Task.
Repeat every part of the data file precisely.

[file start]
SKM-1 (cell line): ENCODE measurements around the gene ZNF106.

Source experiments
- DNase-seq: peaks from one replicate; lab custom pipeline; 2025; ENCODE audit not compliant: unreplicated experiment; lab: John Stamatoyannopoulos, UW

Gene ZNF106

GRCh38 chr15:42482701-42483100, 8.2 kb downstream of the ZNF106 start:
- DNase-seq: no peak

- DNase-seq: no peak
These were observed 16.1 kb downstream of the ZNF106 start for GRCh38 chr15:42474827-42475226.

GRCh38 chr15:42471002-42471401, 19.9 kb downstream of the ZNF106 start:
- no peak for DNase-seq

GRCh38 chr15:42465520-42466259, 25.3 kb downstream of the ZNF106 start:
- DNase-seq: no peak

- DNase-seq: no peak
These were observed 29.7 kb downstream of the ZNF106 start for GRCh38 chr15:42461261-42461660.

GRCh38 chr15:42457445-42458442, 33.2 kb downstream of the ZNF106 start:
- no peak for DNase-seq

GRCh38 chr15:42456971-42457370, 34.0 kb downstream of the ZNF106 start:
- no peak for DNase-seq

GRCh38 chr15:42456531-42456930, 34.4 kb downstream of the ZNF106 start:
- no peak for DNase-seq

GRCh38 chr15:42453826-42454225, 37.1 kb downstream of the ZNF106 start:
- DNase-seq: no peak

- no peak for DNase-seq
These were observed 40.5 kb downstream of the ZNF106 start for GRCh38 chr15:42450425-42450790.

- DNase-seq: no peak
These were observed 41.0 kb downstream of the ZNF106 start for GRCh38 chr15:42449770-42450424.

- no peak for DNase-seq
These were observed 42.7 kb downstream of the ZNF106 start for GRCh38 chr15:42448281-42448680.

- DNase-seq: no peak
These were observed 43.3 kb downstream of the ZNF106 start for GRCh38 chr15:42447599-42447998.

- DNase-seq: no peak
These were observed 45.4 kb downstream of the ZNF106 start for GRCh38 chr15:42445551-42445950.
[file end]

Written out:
SKM-1 (cell line): ENCODE measurements around the gene ZNF106.

Source experiments
- DNase-seq: peaks from one replicate; lab custom pipeline; 2025; ENCODE audit not compliant: unreplicated experiment; lab: John Stamatoyannopoulos, UW

Gene ZNF106

GRCh38 chr15:42482701-42483100, 8.2 kb downstream of the ZNF106 start:
- DNase-seq: no peak

- DNase-seq: no peak
These were observed 16.1 kb downstream of the ZNF106 start for GRCh38 chr15:42474827-42475226.

GRCh38 chr15:42471002-42471401, 19.9 kb downstream of the ZNF106 start:
- no peak for DNase-seq

GRCh38 chr15:42465520-42466259, 25.3 kb downstream of the ZNF106 start:
- DNase-seq: no peak

- DNase-seq: no peak
These were observed 29.7 kb downstream of the ZNF106 start for GRCh38 chr15:42461261-42461660.

GRCh38 chr15:42457445-42458442, 33.2 kb downstream of the ZNF106 start:
- no peak for DNase-seq

GRCh38 chr15:42456971-42457370, 34.0 kb downstream of the ZNF106 start:
- no peak for DNase-seq

GRCh38 chr15:42456531-42456930, 34.4 kb downstream of the ZNF106 start:
- no peak for DNase-seq

GRCh38 chr15:42453826-42454225, 37.1 kb downstream of the ZNF106 start:
- DNase-seq: no peak

- no peak for DNase-seq
These were observed 40.5 kb downstream of the ZNF106 start for GRCh38 chr15:42450425-42450790.

- DNase-seq: no peak
These were observed 41.0 kb downstream of the ZNF106 start for GRCh38 chr15:42449770-42450424.

- no peak for DNase-seq
These were observed 42.7 kb downstream of the ZNF106 start for GRCh38 chr15:42448281-42448680.

- DNase-seq: no peak
These were observed 43.3 kb downstream of the ZNF106 start for GRCh38 chr15:42447599-42447998.

- DNase-seq: no peak
These were observed 45.4 kb downstream of the ZNF106 start for GRCh38 chr15:42445551-42445950.